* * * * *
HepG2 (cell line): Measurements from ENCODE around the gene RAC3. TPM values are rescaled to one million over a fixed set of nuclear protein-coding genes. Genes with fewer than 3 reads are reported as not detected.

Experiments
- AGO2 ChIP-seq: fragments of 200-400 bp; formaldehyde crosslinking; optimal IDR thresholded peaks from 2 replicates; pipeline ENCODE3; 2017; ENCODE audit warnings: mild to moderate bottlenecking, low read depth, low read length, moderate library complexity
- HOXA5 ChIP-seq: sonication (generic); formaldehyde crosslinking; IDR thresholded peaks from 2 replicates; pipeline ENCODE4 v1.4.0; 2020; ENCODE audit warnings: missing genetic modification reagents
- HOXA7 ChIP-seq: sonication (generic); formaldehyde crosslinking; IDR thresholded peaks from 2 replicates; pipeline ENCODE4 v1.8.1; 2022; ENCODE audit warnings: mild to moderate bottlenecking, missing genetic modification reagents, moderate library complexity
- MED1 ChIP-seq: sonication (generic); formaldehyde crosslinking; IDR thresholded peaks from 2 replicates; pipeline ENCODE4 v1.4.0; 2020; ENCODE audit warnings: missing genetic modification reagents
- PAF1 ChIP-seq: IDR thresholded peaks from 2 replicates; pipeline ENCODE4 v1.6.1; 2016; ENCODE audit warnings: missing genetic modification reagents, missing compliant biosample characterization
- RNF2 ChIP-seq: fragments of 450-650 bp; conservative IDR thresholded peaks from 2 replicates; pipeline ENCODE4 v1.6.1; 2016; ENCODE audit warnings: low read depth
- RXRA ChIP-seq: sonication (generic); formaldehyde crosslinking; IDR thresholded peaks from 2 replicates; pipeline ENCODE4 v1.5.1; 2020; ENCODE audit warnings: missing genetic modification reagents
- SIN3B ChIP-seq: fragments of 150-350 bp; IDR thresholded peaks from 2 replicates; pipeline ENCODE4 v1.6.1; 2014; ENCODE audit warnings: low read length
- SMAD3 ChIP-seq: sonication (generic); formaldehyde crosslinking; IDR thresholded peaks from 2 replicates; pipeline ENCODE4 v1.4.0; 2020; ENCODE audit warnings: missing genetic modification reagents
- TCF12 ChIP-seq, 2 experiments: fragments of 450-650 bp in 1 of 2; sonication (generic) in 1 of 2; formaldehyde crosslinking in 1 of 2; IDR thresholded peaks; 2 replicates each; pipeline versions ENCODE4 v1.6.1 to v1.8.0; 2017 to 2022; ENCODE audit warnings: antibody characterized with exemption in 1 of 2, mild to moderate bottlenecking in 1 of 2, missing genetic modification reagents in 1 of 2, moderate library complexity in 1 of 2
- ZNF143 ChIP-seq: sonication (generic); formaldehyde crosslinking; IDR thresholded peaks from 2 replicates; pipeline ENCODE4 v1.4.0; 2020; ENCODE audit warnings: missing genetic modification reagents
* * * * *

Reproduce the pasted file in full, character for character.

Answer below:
HepG2 (cell line): Measurements from ENCODE around the gene RAC3. TPM values are rescaled to one million over a fixed set of nuclear protein-coding genes. Genes with fewer than 3 reads are reported as not detected.

Experiments
- AGO2 ChIP-seq: fragments of 200-400 bp; formaldehyde crosslinking; optimal IDR thresholded peaks from 2 replicates; pipeline ENCODE3; 2017; ENCODE audit warnings: mild to moderate bottlenecking, low read depth, low read length, moderate library complexity
- HOXA5 ChIP-seq: sonication (generic); formaldehyde crosslinking; IDR thresholded peaks from 2 replicates; pipeline ENCODE4 v1.4.0; 2020; ENCODE audit warnings: missing genetic modification reagents
- HOXA7 ChIP-seq: sonication (generic); formaldehyde crosslinking; IDR thresholded peaks from 2 replicates; pipeline ENCODE4 v1.8.1; 2022; ENCODE audit warnings: mild to moderate bottlenecking, missing genetic modification reagents, moderate library complexity
- MED1 ChIP-seq: sonication (generic); formaldehyde crosslinking; IDR thresholded peaks from 2 replicates; pipeline ENCODE4 v1.4.0; 2020; ENCODE audit warnings: missing genetic modification reagents
- PAF1 ChIP-seq: IDR thresholded peaks from 2 replicates; pipeline ENCODE4 v1.6.1; 2016; ENCODE audit warnings: missing genetic modification reagents, missing compliant biosample characterization
- RNF2 ChIP-seq: fragments of 450-650 bp; conservative IDR thresholded peaks from 2 replicates; pipeline ENCODE4 v1.6.1; 2016; ENCODE audit warnings: low read depth
- RXRA ChIP-seq: sonication (generic); formaldehyde crosslinking; IDR thresholded peaks from 2 replicates; pipeline ENCODE4 v1.5.1; 2020; ENCODE audit warnings: missing genetic modification reagents
- SIN3B ChIP-seq: fragments of 150-350 bp; IDR thresholded peaks from 2 replicates; pipeline ENCODE4 v1.6.1; 2014; ENCODE audit warnings: low read length
- SMAD3 ChIP-seq: sonication (generic); formaldehyde crosslinking; IDR thresholded peaks from 2 replicates; pipeline ENCODE4 v1.4.0; 2020; ENCODE audit warnings: missing genetic modification reagents
- TCF12 ChIP-seq, 2 experiments: fragments of 450-650 bp in 1 of 2; sonication (generic) in 1 of 2; formaldehyde crosslinking in 1 of 2; IDR thresholded peaks; 2 replicates each; pipeline versions ENCODE4 v1.6.1 to v1.8.0; 2017 to 2022; ENCODE audit warnings: antibody characterized with exemption in 1 of 2, mild to moderate bottlenecking in 1 of 2, missing genetic modification reagents in 1 of 2, moderate library complexity in 1 of 2
- ZNF143 ChIP-seq: sonication (generic); formaldehyde crosslinking; IDR thresholded peaks from 2 replicates; pipeline ENCODE4 v1.4.0; 2020; ENCODE audit warnings: missing genetic modification reagents